No two bear markets are precisely alike. Historically, the market can take anywhere from several months to more than a year to recover from a downturn, but recover it will. Take, for example, the March 2020 bear market, which lasted just over a month before stocks began to rebound into bull territory.

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9. A versatile portfolio of high-quality investments can take the heat

While this doesn’t mean that your portfolio’s performance won’t be temporarily impacted if a crash happens, a well-diversified group of investments can keep your holdings above water when the market is down and can drive faster recovery when it rebounds.

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10. You don't have to do anything

Don’t panic if your portfolio drops in value when the market crashes -- this is expected and normal. While market crashes can present plenty of great opportunities to invest, there’s no shame in just sitting back and waiting for things to settle down before you jump back into buying stocks. It’s better to wait and do nothing than to panic sell holdings you’ll likely wish you’d held onto later.

5 Winning Stocks Under $49
We hear it over and over from investors, “I wish I had bought Amazon or Netflix when they were first recommended by the Motley Fool. I’d be sitting on a gold mine!” And it’s true. And while Amazon and Netflix have had a good run, we think these 5 other stocks are screaming buys. And you can buy them now for less than $49 a share! Simply click here to learn how to get your copy of “5 Growth Stocks Under $49” for FREE for a limited time only.

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11. You could erase years of portfolio gains

When you invest your hard-earned money in stocks, it’s no fun to see your holdings drop in value when the market takes a turn for the worse. However, these losses are rarely long-lasting and, once the market starts to recover, chances are your portfolio will, too.

On the flip side, if you sell certain stocks because they underperformed for a few weeks or months, you’ll not only fail to realize those post-crash gains but diminish some of the valuable time and effort -- not to mention money -- you spent on building up your portfolio in the first place.

ALSO READ: Should You Invest When the Stock Market Is Volatile?

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12. Your portfolio could take much longer to bounce back as the market rebounds

Rather than helping your portfolio ride out the storm, selling your stocks when the market is down can actually weaken your overall basket of holdings. And when the market does rebound, your portfolio’s road to recovery could be much slower and its overall performance significantly eroded.

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13. You could end up with less cash than you started with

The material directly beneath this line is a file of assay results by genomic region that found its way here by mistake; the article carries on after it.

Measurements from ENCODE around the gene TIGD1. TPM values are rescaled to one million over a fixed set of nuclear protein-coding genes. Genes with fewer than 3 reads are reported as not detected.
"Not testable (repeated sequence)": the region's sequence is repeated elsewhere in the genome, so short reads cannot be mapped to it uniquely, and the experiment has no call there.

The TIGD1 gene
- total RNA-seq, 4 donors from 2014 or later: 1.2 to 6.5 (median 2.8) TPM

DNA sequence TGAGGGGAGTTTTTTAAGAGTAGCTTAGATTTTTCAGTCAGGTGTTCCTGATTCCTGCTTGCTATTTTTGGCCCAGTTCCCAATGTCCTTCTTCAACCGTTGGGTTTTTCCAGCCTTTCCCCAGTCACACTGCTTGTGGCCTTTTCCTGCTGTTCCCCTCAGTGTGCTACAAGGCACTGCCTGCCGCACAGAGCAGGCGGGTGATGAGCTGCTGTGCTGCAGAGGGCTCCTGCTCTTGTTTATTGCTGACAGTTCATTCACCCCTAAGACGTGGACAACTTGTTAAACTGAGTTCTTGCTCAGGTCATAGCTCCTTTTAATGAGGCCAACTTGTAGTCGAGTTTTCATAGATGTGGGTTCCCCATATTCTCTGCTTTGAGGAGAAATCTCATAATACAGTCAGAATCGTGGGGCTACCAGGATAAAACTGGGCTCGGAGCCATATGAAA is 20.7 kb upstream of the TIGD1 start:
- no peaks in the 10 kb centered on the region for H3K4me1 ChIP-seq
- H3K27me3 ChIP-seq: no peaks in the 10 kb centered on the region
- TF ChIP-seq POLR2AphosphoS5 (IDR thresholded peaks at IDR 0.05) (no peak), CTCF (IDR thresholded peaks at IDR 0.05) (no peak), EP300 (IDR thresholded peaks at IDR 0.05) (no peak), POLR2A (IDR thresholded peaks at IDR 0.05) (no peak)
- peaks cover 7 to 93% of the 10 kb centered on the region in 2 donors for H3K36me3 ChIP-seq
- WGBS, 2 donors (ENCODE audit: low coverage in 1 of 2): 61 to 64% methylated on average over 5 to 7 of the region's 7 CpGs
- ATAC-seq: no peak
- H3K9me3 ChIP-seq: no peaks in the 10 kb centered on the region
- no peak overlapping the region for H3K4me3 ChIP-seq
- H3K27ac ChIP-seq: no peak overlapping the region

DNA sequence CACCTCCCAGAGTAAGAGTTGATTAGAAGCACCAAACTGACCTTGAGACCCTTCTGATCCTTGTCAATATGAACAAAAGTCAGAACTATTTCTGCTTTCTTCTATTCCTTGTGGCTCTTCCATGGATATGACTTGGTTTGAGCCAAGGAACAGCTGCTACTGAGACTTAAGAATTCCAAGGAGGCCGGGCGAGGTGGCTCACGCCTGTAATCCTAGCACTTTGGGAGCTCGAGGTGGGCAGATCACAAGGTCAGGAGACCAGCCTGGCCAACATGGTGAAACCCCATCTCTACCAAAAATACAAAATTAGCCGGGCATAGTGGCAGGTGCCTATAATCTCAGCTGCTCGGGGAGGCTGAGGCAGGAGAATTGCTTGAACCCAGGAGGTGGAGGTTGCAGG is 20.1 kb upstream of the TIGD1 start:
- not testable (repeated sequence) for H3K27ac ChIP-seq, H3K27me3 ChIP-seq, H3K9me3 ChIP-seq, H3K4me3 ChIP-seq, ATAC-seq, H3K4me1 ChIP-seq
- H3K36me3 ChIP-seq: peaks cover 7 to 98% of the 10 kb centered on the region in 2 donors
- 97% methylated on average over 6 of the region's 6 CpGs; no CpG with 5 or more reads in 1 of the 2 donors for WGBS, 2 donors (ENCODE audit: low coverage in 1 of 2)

If you sell your stocks during a market crash, this means you’re unlikely to even get the money back that you invested in that company in the first place. There are many reasons investors decide to sell a stock at a loss, whether it’s because they need the cash, for tax reasons, or otherwise.

That being said, if you still believe the stock to be a quality long-term investment, selling in a market crash just because shares are down can be a terrible mistake. As the old saying goes, “Never make a permanent decision about a temporary situation.”

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14. You could turn a short-lived portfolio decline into an irreparable loss

When your holdings are down because of a crash, it’s important to remember that as long as you wait out the market mayhem and don’t sell your stocks just because emotions are high, you haven’t actually lost money. You’re almost inevitably going to sell at a loss if you dump your stocks in a market crash, making what would likely have been temporary portfolio losses irreversible.

ALSO READ: 3 Expensive Stocks I'd Sell Before the Next Market Crash

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15. Crashes are an expected market event

As a long-term investor, you’re going to experience multiple market crashes throughout your investing journey. Rather than living in existential dread of these inevitable events, invest only in excellent companies that you’re confident holding for years at a time in all types of markets.

5 Winning Stocks Under $49
We hear it over and over from investors, “I wish I had bought Amazon or Netflix when they were first recommended by the Motley Fool. I’d be sitting on a gold mine!” And it’s true. And while Amazon and Netflix have had a good run, we think these 5 other stocks are screaming buys. And you can buy them now for less than $49 a share! Simply click here to learn how to get your copy of “5 Growth Stocks Under $49” for FREE for a limited time only.

Previous

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Long-term investors needn't fear market crashes

It’s not always easy to stay calm when the market heads into murky waters, but long-term investors have the benefit of time on their side and know that these market events will come and go.

The best way to protect your portfolio from excessive volatility during a crash and maximize your portfolio’s performance in a bevy of market scenarios is to invest in quality companies poised for long-term growth when the market is up and when it’s down. A robust recovery almost always follows a market crash, and investors who stayed the course through the storm can reap the rewards of the rebound.

The Motley Fool has a disclosure policy.